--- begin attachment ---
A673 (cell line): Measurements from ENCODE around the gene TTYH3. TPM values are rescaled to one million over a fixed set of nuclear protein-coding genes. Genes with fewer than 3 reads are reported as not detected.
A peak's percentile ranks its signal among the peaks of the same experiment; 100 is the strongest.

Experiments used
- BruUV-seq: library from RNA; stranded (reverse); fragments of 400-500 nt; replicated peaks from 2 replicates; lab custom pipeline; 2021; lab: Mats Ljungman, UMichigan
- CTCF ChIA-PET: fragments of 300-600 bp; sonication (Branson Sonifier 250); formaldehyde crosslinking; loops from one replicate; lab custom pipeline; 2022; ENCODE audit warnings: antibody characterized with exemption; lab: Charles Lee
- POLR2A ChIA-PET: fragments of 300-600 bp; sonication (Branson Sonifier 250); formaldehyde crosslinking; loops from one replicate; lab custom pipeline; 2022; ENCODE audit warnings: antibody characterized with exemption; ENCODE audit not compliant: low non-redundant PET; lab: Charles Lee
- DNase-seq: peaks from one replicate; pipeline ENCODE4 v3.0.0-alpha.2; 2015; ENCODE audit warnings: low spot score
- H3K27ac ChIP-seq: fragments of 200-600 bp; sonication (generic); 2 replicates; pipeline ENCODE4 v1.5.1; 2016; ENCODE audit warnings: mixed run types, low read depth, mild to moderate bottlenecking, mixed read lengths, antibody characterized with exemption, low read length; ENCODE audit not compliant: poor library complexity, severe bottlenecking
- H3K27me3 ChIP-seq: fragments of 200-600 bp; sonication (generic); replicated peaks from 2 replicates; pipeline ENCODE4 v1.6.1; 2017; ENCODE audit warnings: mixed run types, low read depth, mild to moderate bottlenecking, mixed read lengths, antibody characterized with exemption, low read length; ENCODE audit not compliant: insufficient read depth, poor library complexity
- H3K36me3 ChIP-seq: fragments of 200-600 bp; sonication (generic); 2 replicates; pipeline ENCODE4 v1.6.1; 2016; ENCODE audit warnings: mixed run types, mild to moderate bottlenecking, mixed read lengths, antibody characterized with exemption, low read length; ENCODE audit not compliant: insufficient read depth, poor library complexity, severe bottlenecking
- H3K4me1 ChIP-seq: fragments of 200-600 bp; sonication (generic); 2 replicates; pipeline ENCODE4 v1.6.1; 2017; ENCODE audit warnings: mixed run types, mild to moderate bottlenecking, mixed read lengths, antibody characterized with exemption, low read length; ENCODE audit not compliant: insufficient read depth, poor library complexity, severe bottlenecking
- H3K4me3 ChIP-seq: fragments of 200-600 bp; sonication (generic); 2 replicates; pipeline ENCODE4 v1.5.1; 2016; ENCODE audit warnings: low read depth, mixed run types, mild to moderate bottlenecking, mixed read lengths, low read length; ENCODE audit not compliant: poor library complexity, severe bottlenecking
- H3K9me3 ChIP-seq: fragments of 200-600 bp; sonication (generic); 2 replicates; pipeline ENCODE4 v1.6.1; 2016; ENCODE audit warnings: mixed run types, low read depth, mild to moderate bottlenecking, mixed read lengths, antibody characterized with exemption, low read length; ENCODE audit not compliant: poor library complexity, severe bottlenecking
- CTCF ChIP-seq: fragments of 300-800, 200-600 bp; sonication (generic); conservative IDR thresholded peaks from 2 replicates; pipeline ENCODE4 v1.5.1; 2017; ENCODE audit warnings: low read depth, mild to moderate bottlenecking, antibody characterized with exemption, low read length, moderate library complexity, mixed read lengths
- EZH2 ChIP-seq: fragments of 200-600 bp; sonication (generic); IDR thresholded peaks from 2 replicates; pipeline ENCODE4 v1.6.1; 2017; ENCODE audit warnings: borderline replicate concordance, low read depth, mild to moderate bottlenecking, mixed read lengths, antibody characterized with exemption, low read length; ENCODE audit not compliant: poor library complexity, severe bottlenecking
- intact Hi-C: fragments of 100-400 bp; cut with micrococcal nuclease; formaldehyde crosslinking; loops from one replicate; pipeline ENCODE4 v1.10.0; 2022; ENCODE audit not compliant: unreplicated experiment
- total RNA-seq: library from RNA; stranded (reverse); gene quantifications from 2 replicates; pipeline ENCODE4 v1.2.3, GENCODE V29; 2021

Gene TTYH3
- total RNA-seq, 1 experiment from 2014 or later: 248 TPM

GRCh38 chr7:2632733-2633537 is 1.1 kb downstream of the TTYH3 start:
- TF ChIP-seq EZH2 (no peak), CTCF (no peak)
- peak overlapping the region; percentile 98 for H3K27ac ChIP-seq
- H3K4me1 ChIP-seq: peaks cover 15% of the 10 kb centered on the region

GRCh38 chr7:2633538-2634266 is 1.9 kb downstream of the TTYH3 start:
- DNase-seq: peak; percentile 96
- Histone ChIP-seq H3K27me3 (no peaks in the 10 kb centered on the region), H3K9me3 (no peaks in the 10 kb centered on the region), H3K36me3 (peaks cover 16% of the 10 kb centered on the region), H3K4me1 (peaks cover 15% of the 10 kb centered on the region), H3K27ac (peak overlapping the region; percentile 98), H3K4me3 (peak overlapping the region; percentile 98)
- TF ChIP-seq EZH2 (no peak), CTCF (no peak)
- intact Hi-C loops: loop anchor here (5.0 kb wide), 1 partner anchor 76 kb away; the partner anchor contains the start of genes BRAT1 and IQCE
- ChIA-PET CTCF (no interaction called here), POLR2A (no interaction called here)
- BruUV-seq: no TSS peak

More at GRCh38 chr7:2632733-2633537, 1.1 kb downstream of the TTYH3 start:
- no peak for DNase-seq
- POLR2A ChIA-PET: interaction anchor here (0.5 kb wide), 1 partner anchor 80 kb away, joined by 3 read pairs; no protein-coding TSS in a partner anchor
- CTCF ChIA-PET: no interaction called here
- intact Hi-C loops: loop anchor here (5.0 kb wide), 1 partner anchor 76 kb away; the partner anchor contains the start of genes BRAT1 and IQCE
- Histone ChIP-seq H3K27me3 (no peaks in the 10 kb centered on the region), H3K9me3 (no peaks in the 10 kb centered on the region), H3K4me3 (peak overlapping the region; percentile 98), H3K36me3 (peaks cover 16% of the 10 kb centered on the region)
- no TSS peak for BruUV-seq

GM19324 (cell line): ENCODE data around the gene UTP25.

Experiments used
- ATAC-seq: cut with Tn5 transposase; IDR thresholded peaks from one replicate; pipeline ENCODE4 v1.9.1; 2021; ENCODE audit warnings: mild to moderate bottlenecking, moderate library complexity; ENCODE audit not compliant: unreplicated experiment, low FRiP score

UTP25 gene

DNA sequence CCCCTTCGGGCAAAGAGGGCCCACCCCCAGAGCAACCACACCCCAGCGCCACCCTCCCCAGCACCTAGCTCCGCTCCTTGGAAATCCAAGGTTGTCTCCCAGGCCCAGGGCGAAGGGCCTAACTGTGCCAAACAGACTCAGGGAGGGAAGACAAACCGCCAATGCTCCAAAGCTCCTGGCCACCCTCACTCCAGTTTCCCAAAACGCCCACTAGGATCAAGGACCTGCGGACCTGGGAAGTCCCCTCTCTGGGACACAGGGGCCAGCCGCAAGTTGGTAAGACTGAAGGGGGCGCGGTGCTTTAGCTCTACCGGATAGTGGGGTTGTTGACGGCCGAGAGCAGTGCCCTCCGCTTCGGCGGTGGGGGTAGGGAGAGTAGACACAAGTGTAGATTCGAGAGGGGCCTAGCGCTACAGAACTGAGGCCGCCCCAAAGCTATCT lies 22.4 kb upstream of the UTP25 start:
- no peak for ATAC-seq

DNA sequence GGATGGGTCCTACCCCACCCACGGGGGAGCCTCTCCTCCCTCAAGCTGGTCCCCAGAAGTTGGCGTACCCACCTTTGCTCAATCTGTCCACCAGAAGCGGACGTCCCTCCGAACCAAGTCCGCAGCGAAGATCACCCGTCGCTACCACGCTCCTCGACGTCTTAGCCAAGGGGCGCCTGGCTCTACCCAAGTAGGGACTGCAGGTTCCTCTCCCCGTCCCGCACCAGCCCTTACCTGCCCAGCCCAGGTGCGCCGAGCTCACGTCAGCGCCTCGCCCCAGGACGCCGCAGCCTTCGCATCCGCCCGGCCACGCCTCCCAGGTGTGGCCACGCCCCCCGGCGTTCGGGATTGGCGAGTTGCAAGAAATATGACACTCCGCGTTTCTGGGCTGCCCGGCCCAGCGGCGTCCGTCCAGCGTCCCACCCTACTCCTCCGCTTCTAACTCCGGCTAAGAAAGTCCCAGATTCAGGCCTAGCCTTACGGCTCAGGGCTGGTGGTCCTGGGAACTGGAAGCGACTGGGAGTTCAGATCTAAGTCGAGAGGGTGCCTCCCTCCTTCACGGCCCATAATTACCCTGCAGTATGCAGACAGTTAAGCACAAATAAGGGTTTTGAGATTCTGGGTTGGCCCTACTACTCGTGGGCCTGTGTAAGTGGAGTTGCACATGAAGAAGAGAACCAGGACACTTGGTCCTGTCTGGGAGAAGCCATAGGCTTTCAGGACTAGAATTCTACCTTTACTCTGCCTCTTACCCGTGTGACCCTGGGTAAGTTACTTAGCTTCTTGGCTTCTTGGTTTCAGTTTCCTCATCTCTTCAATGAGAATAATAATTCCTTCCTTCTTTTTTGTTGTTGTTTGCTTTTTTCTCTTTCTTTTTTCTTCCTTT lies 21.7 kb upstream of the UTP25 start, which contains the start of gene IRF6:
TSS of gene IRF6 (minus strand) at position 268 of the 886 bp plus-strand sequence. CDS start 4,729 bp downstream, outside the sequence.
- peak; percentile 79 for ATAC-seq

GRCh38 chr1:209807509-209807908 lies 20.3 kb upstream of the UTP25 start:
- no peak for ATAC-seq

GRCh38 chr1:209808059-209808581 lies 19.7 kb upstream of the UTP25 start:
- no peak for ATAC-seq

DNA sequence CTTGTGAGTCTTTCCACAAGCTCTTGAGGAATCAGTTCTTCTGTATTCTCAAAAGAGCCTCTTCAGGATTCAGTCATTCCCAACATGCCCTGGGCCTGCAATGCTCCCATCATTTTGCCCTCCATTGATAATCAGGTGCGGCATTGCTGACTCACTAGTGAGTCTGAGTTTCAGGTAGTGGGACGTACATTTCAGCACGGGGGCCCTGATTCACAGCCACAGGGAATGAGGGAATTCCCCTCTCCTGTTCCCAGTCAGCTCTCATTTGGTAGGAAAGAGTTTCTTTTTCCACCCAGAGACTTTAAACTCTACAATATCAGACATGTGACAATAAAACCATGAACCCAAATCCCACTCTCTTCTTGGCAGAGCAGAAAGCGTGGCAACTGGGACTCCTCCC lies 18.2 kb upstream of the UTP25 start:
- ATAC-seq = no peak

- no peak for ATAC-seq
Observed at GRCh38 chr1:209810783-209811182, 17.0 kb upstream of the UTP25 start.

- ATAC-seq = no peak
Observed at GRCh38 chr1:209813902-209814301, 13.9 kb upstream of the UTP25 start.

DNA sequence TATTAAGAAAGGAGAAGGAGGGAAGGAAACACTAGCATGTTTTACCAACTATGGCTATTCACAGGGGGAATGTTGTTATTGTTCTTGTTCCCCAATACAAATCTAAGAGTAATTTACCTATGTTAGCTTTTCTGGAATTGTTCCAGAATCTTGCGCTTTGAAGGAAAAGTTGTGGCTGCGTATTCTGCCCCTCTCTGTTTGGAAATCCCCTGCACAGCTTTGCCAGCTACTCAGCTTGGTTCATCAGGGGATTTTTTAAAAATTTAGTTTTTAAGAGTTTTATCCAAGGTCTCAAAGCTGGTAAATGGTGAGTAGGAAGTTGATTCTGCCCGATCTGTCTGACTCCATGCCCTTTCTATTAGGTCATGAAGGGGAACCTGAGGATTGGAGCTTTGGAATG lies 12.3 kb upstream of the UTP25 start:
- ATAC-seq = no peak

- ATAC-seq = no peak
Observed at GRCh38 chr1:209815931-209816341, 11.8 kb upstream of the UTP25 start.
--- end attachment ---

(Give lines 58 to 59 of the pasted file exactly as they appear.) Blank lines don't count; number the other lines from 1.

- ATAC-seq = no peak

- ATAC-seq = no peak